Reactive airways dysfunction syndrome (RADS)
RADS criteria are: 1) no history of asthma or other chronic lung disease; 2) follows high-level exposure to pulmonary irritant with symptoms usually developing within 24 hours of exposure; 3) symptoms persist for at least 12 weeks; and 4) objective evidence of asthma including at least 12% improvement of FEV1 after bronchodilator or positive methacholine challenge test; [Rosenstock, p. 296] RADS follows one or more exposure events to nonspecific irritants at high concentrations. For RADS, in contrast with immunological OA, there is no latency period between the first exposure and the onset of disease. Substances reported to cause irritant-induced asthma include irritant gases, solvent vapors, metallic fumes, acid mists, sulfur dioxide, uranium hexafluoride, hydrazine, floor sealant, metal coating remover, spray paint containing ammonia, smoke inhalation, and diisocyanates. "Activation of pre-existent asthma or airway hyperresponsiveness by nontoxic irritant or physical stimuli in the workplace ordinarily is excluded by this definition. . . . The hallmark of RADS is a 'positive' methacholine challenge test but in most cases the level of bronchial hyperresponsiveness to methacholine is mild or even borderline." Symptoms of RADS may resolve within 12 weeks. [Asthma in the Workplace, p. 3, 310-11] RADS can be viewed as one kind of nonimmunological asthma. Other chronic effects reported after toxic inhalation injuries are bronchiectasis and bronchiolitis obliterans. [LaDou, p. 367; 366] "In some manner, a masssive irritant exposure that damages the bronchoepithelial cells leads to persistent airway inflammation." [See Hyperlink] See "Asthma, occupational."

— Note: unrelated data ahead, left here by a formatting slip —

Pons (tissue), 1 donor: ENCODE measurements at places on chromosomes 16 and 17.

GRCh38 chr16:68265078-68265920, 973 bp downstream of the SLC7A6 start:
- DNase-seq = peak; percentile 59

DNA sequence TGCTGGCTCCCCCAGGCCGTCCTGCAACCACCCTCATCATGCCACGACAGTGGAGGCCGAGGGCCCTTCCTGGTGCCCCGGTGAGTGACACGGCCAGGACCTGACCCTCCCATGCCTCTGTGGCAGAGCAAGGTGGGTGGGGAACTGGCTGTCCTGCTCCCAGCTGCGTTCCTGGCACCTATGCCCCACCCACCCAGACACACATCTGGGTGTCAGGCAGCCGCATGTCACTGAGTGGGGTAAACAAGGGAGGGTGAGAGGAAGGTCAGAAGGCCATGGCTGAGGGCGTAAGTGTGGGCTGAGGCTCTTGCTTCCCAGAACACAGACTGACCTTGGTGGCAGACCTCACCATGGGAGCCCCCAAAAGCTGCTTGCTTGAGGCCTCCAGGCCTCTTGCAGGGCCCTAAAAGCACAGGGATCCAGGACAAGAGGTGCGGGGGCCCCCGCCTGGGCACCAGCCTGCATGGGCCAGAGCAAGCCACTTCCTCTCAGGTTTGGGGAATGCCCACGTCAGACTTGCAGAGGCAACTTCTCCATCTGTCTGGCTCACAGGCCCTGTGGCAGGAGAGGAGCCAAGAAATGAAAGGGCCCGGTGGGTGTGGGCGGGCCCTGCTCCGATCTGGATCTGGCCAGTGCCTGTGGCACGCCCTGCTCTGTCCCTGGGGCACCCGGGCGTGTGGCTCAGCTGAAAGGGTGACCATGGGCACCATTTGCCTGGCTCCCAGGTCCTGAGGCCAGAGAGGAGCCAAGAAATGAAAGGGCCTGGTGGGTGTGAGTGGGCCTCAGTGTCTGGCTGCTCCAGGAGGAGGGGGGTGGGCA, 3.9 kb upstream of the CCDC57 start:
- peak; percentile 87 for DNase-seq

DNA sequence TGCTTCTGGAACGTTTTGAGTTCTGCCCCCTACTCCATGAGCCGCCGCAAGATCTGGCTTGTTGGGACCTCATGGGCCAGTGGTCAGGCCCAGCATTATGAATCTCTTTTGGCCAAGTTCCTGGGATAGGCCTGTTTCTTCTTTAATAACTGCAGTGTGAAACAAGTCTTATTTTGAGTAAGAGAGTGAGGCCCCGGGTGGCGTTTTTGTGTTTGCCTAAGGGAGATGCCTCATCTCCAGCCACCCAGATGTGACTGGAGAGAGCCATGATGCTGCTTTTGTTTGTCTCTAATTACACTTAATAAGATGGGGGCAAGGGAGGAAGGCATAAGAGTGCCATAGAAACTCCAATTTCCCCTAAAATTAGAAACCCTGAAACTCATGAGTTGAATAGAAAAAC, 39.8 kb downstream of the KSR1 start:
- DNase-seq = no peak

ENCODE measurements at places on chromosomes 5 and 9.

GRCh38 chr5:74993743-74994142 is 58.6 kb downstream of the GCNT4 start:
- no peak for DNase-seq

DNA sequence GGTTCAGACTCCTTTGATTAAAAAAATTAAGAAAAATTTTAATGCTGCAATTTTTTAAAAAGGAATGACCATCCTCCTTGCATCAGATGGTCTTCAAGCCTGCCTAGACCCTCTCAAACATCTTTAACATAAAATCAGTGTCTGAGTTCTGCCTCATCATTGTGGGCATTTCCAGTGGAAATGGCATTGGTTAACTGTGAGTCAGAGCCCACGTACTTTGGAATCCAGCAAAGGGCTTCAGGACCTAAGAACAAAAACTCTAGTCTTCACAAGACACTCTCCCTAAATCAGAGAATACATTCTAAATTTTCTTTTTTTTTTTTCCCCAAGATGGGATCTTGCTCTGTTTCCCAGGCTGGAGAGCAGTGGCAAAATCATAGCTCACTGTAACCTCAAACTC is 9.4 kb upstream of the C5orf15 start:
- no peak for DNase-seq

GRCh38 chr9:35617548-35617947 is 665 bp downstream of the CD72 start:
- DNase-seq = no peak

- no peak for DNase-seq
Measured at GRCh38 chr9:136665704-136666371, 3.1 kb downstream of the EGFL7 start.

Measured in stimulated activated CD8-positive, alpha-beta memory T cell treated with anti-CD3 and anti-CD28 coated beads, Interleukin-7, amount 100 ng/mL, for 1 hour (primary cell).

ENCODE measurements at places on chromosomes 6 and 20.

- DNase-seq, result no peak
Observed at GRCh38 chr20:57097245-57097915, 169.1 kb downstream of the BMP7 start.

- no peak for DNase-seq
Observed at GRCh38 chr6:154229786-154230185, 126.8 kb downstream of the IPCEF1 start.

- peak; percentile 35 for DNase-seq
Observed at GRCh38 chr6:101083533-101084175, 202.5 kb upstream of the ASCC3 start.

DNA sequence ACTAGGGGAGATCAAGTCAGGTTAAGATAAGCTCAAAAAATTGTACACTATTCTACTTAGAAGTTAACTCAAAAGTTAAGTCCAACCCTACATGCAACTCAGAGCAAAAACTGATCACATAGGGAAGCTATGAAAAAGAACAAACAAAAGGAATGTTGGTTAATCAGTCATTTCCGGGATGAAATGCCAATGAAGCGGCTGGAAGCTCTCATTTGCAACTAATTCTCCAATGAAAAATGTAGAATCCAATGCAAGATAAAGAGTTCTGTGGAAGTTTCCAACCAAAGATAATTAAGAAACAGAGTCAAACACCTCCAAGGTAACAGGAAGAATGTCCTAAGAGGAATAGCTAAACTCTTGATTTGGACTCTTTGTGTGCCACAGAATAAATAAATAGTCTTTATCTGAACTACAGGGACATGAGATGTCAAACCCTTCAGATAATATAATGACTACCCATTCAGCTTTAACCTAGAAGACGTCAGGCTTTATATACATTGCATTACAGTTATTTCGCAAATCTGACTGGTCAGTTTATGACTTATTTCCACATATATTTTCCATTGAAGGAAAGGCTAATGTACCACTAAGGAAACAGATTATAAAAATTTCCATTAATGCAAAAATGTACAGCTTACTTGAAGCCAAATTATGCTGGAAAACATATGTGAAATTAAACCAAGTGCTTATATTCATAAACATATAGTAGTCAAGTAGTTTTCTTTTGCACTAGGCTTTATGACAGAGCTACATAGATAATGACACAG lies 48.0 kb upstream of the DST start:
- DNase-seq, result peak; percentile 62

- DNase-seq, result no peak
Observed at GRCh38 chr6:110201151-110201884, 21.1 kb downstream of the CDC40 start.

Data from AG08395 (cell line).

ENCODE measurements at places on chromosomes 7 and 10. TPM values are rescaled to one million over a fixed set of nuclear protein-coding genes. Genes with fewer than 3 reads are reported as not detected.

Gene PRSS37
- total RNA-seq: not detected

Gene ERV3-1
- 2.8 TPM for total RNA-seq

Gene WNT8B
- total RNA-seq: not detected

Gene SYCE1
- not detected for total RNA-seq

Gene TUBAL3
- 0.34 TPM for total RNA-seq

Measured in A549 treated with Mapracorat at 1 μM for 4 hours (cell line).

Onset within 24 hours
History; Spirometry; Methacholine challenge test
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High risk job tasks associated with this disease:
Hazardous agents that cause the occupational disease: